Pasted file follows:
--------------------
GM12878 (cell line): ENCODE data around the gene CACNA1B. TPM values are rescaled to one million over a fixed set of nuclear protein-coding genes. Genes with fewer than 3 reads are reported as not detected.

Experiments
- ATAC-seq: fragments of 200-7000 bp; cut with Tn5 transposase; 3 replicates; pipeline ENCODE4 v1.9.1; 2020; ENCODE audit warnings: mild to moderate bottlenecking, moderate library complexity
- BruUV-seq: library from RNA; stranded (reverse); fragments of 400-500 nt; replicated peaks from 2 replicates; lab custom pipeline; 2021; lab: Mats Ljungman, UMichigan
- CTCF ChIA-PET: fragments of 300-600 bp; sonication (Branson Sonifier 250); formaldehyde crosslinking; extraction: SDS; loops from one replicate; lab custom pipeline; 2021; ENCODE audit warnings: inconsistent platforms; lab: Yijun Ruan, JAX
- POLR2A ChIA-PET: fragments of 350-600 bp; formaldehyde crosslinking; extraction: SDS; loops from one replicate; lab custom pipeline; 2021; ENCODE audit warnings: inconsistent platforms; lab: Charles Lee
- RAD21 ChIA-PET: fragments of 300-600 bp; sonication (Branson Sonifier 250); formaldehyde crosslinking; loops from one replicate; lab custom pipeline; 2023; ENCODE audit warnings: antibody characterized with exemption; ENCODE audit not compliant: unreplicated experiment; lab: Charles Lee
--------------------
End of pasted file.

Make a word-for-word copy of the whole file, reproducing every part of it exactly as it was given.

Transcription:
GM12878 (cell line): ENCODE data around the gene CACNA1B. TPM values are rescaled to one million over a fixed set of nuclear protein-coding genes. Genes with fewer than 3 reads are reported as not detected.

Experiments
- ATAC-seq: fragments of 200-7000 bp; cut with Tn5 transposase; 3 replicates; pipeline ENCODE4 v1.9.1; 2020; ENCODE audit warnings: mild to moderate bottlenecking, moderate library complexity
- BruUV-seq: library from RNA; stranded (reverse); fragments of 400-500 nt; replicated peaks from 2 replicates; lab custom pipeline; 2021; lab: Mats Ljungman, UMichigan
- CTCF ChIA-PET: fragments of 300-600 bp; sonication (Branson Sonifier 250); formaldehyde crosslinking; extraction: SDS; loops from one replicate; lab custom pipeline; 2021; ENCODE audit warnings: inconsistent platforms; lab: Yijun Ruan, JAX
- POLR2A ChIA-PET: fragments of 350-600 bp; formaldehyde crosslinking; extraction: SDS; loops from one replicate; lab custom pipeline; 2021; ENCODE audit warnings: inconsistent platforms; lab: Charles Lee
- RAD21 ChIA-PET: fragments of 300-600 bp; sonication (Branson Sonifier 250); formaldehyde crosslinking; loops from one replicate; lab custom pipeline; 2023; ENCODE audit warnings: antibody characterized with exemption; ENCODE audit not compliant: unreplicated experiment; lab: Charles Lee